Jesse Ventura: “I’m still weighing my options,” will decide in April on possible 2016 campaign

Jesse for PresidentFrom the Ora.tv page of Jesse Ventura’s Off The Grid:

The Governor ponders if and when he’ll consider a 2016 campaign for presidency.  What will it take to get Jesse Ventura in the running?

I’m still weighing the options.  Why would I want to run now when you still have 12 Republican and three Democratic candidates in the field?

I’d be lost in the shuffle.  You have to time it just right.  You must wait until the parties are down to their final two, a more manageable number.

I will make the personal decision to do so in April.  From there, the option would be to go to the Libertarians and ask for their endorsement.  By aligning myself with the party, I could get ballot access across the country.  For example, if Donald Trump were to lose the nomination in July under the Republican party, it would be extremely difficult for him to receive ballot access in time for the general election.

A decision on my candidacy would have to be made in conjunction with the Libertarian party at the end of May.But I’m not going to show my hand yet.  Why would I?  I’m just going to sit back and enjoy the circus.

Jesse Ventura 

50 thoughts on “Jesse Ventura: “I’m still weighing my options,” will decide in April on possible 2016 campaign

  1. Jill Pyeatt

    Every time this guy speaks up, I dislike him more. I’ll bet he’ll show up at our convention and expect to be nominated. Why does he plan on announcing in April? Is he really going to campaign?

    Is it possible he’s sitting around waiting for us to beg him? My guess is that he’s doing that.

    I REALLY hope no one in the LNC invites him.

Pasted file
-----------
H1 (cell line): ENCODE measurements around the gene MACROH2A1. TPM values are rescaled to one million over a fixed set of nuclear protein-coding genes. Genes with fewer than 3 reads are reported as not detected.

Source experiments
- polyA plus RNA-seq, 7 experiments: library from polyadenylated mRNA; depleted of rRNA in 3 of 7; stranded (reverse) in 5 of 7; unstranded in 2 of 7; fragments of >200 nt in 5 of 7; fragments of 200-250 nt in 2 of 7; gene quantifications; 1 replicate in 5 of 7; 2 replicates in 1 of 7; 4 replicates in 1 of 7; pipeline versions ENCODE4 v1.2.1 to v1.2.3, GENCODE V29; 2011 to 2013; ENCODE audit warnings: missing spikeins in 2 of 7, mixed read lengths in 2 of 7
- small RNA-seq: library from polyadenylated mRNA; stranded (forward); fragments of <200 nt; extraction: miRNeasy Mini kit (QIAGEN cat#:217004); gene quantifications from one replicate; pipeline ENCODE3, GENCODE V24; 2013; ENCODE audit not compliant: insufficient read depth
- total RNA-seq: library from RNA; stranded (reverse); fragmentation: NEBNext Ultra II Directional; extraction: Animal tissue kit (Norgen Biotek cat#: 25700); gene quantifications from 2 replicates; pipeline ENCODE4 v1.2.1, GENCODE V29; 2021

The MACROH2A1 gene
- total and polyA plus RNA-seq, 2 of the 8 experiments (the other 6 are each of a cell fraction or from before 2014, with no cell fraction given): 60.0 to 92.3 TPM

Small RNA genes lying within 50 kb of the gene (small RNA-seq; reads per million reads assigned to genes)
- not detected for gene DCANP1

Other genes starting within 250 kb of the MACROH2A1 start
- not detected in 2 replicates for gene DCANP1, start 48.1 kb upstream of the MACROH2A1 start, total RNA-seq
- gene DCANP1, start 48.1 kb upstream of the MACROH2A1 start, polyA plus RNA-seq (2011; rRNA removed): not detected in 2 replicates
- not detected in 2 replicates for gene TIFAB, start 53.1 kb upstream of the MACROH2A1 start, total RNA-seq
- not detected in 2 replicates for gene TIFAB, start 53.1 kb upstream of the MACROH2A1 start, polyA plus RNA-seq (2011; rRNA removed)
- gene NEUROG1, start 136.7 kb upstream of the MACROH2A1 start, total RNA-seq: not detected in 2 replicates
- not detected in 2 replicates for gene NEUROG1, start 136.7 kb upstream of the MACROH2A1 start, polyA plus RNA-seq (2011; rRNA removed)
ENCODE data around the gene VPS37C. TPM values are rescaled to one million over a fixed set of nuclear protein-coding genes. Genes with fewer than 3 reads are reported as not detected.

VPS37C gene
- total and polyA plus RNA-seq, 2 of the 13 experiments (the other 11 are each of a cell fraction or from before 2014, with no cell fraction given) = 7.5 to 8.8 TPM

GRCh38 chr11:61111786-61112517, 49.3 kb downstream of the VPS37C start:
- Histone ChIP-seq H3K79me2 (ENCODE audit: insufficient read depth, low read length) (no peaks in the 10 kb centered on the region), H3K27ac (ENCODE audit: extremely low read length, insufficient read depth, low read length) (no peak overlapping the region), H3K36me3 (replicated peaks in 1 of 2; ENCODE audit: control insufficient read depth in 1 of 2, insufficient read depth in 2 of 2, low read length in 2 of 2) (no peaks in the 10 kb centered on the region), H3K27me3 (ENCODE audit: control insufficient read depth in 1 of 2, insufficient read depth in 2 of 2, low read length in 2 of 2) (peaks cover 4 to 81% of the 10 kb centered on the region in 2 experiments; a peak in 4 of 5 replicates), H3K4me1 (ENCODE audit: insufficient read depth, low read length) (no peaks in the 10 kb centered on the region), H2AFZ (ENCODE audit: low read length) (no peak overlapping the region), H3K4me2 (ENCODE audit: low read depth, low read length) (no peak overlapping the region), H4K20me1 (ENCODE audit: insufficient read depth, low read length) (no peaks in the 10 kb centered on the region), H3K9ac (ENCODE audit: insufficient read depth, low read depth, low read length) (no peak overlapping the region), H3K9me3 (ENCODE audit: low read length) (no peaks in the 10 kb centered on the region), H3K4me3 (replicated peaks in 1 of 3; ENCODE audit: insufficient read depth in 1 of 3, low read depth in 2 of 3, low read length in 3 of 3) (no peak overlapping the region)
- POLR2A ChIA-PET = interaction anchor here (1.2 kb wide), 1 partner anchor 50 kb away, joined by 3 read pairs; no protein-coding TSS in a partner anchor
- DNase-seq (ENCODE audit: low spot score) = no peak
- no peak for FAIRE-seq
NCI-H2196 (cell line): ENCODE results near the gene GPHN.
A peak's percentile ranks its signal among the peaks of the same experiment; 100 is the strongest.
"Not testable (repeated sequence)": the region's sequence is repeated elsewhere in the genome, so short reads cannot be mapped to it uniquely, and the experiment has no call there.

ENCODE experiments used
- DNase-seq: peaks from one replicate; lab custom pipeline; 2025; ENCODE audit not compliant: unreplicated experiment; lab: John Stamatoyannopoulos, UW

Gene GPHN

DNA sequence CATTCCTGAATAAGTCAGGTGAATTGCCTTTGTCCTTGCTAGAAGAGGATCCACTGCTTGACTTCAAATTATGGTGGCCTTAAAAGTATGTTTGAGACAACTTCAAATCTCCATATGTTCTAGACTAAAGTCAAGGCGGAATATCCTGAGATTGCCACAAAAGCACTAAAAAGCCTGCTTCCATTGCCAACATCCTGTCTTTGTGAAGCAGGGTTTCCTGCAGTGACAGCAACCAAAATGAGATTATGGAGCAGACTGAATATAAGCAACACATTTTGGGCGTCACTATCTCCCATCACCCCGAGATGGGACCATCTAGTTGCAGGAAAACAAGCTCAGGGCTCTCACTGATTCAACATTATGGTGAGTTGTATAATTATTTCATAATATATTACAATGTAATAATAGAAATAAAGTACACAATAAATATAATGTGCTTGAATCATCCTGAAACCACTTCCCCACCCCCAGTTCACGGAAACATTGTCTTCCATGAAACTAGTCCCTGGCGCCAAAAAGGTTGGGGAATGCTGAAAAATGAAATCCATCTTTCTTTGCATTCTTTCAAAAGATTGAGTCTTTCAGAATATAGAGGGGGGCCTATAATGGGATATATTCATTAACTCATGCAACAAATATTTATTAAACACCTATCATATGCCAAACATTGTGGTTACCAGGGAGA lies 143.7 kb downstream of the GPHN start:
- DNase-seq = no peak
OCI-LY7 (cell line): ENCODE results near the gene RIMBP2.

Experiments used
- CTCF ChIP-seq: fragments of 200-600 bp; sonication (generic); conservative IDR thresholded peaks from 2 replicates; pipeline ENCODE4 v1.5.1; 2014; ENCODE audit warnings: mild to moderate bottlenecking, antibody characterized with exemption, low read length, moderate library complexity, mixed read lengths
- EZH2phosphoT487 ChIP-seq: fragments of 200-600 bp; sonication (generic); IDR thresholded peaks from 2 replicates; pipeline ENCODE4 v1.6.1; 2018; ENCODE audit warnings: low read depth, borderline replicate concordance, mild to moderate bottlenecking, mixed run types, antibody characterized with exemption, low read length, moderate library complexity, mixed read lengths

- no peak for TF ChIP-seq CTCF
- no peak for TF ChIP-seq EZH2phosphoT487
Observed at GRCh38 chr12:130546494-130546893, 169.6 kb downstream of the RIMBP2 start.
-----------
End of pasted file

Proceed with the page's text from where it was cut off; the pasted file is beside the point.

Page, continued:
2. Matt Cholko

    I’d like to see IPR adopt a policy of not covering Jesse Ventura, unless and until he officially declares that he is running for something. Stories of Jesse Ventura not doing anything except being Jesse Ventura are not worthy of coverage here, in my opinion.

  3. Joshua K.

    @Matt Cholko: IPR covers a lot of people and topics. A former state governor who was elected as a third-party candidate, and now is speculating about running for president with a different third party, is certainly the kind of topic that would normally merit attention on this blog.

  4. Rebel Alliance

    Agreed with Matt. Nobody cares anymore. Jesse Ventura has been talking about running for president for 15 years. if he decides to be more than an empty windbag, now that would be news worthy.

  5. Andy Craig Post author

    “I’d like to see IPR adopt a policy of not covering Jesse Ventura, unless and until he officially declares that he is running for something. Stories of Jesse Ventura not doing anything except being Jesse Ventura are not worthy of coverage here, in my opinion.”

    Duly noted and given the consideration “I don’t want to read about this!” comments are appropriately given.

  6. Robert Capozzi

    maybe have some fun with it…for the 40th time in 15 years, JV states publicly he’s considering running for prez, kinda thing.

  7. NewFederalist

    What a freaking gasbag! I hope he swaggers on into the convention and gets his ego handed back to him.